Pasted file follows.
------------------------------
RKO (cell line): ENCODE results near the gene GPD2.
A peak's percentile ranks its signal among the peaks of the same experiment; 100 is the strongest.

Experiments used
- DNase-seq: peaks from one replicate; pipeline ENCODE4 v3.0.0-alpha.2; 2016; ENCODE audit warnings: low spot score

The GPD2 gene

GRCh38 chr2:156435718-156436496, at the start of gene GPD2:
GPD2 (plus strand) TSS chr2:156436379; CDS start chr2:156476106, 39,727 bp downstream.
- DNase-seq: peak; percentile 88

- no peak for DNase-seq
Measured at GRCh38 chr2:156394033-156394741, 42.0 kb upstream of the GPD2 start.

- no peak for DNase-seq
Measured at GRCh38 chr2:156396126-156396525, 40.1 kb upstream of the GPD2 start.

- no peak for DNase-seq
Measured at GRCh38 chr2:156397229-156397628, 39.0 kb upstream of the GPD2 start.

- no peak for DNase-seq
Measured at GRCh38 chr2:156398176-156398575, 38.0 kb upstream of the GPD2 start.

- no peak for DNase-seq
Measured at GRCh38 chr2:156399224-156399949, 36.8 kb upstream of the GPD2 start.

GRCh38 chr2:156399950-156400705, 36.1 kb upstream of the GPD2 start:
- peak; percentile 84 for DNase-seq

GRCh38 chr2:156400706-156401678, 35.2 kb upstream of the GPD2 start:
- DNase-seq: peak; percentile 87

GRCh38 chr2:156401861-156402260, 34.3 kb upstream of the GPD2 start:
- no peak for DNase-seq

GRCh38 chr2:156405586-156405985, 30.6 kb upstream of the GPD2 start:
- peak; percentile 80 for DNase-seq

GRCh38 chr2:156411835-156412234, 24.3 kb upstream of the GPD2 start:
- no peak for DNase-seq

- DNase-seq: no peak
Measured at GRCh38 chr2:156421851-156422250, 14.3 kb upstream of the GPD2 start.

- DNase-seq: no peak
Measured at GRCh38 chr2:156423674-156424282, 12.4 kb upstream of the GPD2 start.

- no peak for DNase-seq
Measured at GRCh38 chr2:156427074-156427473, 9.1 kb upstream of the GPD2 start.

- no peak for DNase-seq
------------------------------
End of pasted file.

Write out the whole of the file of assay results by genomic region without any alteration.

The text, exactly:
RKO (cell line): ENCODE results near the gene GPD2.
A peak's percentile ranks its signal among the peaks of the same experiment; 100 is the strongest.

Experiments used
- DNase-seq: peaks from one replicate; pipeline ENCODE4 v3.0.0-alpha.2; 2016; ENCODE audit warnings: low spot score

The GPD2 gene

GRCh38 chr2:156435718-156436496, at the start of gene GPD2:
GPD2 (plus strand) TSS chr2:156436379; CDS start chr2:156476106, 39,727 bp downstream.
- DNase-seq: peak; percentile 88

- no peak for DNase-seq
Measured at GRCh38 chr2:156394033-156394741, 42.0 kb upstream of the GPD2 start.

- no peak for DNase-seq
Measured at GRCh38 chr2:156396126-156396525, 40.1 kb upstream of the GPD2 start.

- no peak for DNase-seq
Measured at GRCh38 chr2:156397229-156397628, 39.0 kb upstream of the GPD2 start.

- no peak for DNase-seq
Measured at GRCh38 chr2:156398176-156398575, 38.0 kb upstream of the GPD2 start.

- no peak for DNase-seq
Measured at GRCh38 chr2:156399224-156399949, 36.8 kb upstream of the GPD2 start.

GRCh38 chr2:156399950-156400705, 36.1 kb upstream of the GPD2 start:
- peak; percentile 84 for DNase-seq

GRCh38 chr2:156400706-156401678, 35.2 kb upstream of the GPD2 start:
- DNase-seq: peak; percentile 87

GRCh38 chr2:156401861-156402260, 34.3 kb upstream of the GPD2 start:
- no peak for DNase-seq

GRCh38 chr2:156405586-156405985, 30.6 kb upstream of the GPD2 start:
- peak; percentile 80 for DNase-seq

GRCh38 chr2:156411835-156412234, 24.3 kb upstream of the GPD2 start:
- no peak for DNase-seq

- DNase-seq: no peak
Measured at GRCh38 chr2:156421851-156422250, 14.3 kb upstream of the GPD2 start.

- DNase-seq: no peak
Measured at GRCh38 chr2:156423674-156424282, 12.4 kb upstream of the GPD2 start.

- no peak for DNase-seq
Measured at GRCh38 chr2:156427074-156427473, 9.1 kb upstream of the GPD2 start.

- no peak for DNase-seq